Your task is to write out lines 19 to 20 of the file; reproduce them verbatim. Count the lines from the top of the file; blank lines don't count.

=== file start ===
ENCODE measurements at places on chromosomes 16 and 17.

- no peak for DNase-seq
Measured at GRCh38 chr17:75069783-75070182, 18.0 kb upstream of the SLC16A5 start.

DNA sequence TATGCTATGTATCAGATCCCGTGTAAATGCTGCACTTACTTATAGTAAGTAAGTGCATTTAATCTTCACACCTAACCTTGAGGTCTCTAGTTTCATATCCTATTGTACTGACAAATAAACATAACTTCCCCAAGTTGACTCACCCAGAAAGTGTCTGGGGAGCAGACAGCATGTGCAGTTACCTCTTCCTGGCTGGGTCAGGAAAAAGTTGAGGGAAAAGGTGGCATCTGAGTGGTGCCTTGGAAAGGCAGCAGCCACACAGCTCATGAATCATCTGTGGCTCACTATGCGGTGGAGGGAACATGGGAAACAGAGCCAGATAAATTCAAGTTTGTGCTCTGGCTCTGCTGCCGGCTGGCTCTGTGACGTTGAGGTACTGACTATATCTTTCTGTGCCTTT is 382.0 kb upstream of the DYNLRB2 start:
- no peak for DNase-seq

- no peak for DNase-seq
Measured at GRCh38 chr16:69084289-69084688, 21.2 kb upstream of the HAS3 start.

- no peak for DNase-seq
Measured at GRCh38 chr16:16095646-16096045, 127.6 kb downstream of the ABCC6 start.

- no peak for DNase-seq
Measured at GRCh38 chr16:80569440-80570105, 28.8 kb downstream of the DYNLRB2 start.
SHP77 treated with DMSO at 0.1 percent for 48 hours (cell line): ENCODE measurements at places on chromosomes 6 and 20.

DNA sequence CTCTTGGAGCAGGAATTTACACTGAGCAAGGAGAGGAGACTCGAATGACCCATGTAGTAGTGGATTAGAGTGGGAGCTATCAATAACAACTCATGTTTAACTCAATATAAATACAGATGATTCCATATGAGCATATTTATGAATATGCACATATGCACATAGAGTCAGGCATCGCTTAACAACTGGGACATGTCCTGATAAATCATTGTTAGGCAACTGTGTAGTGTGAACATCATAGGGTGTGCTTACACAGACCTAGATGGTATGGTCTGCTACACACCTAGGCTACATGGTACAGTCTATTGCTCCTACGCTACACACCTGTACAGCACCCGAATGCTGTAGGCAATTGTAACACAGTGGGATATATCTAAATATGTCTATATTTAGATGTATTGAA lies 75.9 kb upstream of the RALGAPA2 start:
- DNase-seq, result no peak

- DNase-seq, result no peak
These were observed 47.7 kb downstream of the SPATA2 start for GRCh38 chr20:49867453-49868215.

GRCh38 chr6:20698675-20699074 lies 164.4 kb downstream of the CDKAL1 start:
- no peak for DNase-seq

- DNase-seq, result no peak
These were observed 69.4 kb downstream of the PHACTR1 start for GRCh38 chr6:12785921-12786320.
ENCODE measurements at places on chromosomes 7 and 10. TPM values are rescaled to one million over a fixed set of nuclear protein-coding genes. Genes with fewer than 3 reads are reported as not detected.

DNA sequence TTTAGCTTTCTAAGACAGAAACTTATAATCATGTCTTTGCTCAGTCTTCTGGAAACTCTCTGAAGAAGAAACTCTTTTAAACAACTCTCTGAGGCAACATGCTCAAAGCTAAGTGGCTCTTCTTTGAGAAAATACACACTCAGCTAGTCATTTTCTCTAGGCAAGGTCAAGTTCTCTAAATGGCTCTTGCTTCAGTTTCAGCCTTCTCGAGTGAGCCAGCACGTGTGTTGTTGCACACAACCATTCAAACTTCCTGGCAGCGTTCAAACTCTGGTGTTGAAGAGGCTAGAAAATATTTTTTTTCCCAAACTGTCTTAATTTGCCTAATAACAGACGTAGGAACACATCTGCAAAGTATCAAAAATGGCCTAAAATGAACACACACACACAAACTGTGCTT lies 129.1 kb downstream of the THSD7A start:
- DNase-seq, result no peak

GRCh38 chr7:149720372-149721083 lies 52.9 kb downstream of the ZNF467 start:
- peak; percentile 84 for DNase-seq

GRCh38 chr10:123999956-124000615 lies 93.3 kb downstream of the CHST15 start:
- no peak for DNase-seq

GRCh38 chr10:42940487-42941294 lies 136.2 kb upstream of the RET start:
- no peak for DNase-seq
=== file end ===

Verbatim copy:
- DNase-seq, result no peak
These were observed 69.4 kb downstream of the PHACTR1 start for GRCh38 chr6:12785921-12786320.